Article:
When Times Are Good, Advertise. When Times Are Bad, Advertise.

by Daniel Ramirez
South Texas College
McAllen, TX

We all know that in today’s higher education landscape, community colleges face new and unique challenges, many of which we have never encountered. Our mission to attract new students and retain those currently enrolled has become more difficult due to the pandemic. In times such as these, it’s natural to “hope for the best and prepare for the worst.” With so many uncertainties, it’s hard to forecast what the future holds. One thing that is for certain is that we have a unique opportunity to attract new students whose higher education options have been impacted by COVID-19. For example:

  • Recent high school graduates who in past years would focus only on enrolling in four-year colleges.
  • Students contemplating not returning to costly four-year colleges that now offer only online or hybrid classes
  • Students who are opting for a gap year, and might be interested in a certificate program
  • The growing population of recently unemployed or underemployed workers who, due to the pandemic, need to build new skills

A popular marketing adage says, “When times are good you should advertise. When times are bad you must advertise.” Along this same line, I’d like to offer an argument that now is not the time to reduce marketing budgets but instead amp up and strategically pivot. The student journey is complex, with a study by Google highlighting that over 51% of prospective students spend over a year researching higher education options. (Source: “Unpacking the Student Decision Journey in Higher Education”, Google Ipsos Research, February 2017) It’s a long journey with twists and turns that lead prospective students to their eventual decision. Reducing marketing efforts limits a college’s ability to engage prospective students at key touch-points where they are most influenceable. This, in turn, handicaps efforts to obtain leads and support enrollment growth.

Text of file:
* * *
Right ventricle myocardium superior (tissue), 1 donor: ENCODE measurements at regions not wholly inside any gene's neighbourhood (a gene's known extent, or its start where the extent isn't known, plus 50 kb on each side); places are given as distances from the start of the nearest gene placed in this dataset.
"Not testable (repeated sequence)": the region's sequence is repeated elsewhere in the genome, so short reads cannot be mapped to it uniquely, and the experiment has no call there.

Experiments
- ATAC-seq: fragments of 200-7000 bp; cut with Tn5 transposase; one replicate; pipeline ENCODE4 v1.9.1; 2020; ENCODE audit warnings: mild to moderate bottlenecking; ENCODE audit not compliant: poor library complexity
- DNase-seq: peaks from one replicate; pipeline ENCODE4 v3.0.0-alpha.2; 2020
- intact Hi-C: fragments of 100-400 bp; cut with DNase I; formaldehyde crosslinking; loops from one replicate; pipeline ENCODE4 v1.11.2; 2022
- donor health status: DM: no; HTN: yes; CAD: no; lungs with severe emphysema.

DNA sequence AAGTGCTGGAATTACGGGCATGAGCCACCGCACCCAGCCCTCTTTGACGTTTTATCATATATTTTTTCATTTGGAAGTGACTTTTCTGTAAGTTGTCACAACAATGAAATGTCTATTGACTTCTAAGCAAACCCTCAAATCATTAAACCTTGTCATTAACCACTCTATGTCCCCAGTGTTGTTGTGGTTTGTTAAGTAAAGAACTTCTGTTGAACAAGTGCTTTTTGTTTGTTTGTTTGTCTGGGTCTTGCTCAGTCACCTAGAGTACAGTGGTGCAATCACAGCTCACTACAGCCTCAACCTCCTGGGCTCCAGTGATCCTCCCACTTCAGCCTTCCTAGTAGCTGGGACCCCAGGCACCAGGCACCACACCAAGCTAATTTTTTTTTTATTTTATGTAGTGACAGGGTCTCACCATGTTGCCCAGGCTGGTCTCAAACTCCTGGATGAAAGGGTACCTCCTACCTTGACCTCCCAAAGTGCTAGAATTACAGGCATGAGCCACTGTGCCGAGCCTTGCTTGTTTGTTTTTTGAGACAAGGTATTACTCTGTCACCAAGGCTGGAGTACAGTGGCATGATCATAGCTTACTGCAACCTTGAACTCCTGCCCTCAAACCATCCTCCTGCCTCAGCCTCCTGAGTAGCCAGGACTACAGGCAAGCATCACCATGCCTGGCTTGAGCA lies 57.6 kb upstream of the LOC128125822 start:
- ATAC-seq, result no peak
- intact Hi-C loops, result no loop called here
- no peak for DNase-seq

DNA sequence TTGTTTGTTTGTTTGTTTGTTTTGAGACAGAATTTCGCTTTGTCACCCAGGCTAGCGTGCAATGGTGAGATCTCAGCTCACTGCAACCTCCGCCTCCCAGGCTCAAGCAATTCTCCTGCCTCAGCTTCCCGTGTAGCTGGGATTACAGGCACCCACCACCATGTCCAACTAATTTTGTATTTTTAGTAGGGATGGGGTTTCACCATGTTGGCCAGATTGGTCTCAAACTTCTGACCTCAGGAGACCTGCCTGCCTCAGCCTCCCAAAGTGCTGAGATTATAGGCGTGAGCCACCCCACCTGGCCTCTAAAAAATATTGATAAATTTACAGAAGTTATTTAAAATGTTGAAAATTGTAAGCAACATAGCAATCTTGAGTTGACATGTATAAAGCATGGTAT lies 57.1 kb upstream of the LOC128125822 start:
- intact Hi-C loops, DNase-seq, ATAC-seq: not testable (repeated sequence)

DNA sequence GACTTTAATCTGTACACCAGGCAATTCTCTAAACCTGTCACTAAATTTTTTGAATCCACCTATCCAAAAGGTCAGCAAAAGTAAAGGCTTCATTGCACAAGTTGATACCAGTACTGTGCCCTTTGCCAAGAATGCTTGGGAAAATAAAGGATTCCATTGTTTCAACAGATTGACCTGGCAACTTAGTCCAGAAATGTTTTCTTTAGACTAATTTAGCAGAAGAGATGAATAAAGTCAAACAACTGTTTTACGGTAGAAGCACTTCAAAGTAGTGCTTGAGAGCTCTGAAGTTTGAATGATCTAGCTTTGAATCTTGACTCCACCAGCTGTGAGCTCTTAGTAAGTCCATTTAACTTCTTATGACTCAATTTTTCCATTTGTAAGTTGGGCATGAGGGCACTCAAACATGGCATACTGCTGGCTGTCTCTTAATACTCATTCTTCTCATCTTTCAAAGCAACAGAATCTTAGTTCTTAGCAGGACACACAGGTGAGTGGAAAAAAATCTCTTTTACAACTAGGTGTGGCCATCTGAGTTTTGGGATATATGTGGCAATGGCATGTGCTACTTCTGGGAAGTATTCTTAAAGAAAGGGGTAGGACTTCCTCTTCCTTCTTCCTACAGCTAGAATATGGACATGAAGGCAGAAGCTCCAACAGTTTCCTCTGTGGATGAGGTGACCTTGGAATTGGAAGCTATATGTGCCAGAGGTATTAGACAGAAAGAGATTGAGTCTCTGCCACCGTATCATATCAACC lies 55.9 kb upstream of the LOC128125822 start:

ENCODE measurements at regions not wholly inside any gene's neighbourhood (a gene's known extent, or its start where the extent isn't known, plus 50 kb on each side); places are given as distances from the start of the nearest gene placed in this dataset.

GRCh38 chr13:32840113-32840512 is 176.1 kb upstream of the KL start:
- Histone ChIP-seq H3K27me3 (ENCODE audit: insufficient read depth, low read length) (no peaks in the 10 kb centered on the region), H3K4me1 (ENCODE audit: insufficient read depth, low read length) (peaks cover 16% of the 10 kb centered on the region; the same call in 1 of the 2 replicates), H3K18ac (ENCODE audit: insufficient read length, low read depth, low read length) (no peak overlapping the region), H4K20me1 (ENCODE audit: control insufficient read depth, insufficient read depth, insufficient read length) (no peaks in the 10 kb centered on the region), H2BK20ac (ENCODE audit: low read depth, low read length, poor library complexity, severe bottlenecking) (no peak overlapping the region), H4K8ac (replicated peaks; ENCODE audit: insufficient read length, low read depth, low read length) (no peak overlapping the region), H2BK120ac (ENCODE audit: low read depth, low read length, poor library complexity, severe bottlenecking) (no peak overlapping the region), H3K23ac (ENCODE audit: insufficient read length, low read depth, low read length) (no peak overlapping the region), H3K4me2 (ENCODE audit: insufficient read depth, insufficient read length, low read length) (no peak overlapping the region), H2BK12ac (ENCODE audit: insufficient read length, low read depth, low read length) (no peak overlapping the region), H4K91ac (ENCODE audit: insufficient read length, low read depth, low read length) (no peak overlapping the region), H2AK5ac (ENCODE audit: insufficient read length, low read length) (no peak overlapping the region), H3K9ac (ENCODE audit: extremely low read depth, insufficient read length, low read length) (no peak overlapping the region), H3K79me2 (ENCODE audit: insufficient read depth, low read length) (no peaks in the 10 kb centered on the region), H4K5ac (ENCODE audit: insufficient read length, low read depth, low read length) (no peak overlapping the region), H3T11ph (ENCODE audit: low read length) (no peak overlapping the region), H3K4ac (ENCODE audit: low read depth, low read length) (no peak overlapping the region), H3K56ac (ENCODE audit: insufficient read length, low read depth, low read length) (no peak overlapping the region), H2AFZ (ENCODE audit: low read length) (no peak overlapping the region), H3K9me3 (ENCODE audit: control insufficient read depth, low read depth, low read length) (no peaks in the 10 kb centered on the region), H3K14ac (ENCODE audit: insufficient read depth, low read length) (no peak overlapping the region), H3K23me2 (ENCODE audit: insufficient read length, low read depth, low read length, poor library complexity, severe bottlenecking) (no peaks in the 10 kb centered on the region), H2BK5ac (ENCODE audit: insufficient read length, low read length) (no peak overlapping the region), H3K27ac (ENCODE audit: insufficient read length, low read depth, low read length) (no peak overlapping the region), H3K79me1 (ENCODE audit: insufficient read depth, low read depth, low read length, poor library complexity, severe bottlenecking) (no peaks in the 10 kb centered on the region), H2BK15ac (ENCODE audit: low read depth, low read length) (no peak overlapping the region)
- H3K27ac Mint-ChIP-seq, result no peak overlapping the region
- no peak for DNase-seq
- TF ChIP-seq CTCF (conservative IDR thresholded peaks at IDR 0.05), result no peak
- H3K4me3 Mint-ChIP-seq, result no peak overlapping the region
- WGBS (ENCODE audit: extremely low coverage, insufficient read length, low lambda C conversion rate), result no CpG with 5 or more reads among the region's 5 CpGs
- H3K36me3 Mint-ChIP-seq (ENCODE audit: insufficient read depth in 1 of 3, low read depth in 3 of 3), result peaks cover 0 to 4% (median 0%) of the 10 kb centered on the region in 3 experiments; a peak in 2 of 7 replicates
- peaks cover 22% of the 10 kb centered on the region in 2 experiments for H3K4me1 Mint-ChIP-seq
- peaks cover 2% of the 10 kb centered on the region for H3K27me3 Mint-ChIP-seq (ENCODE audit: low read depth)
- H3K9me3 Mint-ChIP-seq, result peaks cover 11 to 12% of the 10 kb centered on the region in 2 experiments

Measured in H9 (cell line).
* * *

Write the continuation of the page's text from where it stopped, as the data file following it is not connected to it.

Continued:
Reducing marketing efforts also places community colleges at risk of losing “share of mind” with prospective students. Our competitors are not likely to be standing still in this period. They are eyeing an opportunity to encroach upon our prospective student pipeline and drive students away from us and towards them. Inevitably there will be some institutions that reduce their advertising spends. This presents an opportunity for community colleges to increase their awareness amongst prospective students and gain additional ground over these competitors.

This pandemic is creating new behavioral patterns for our students, both current and prospective. Community college needs to consider how we can adjust to the future. We want students to see the light at the end of the tunnel and be prepared for when things do turn around. We have an opportunity to project the image of stability during these challenging times. While many things have changed, community colleges are still here to support and help students succeed.

Daniel Ramirez is the director of public relations and marketing at South Texas College in McAllen, Texas. He’s received more than 50 marketing awards for his work in higher education, including NCMPR’s 2014 District 4 Communicator of the Year.

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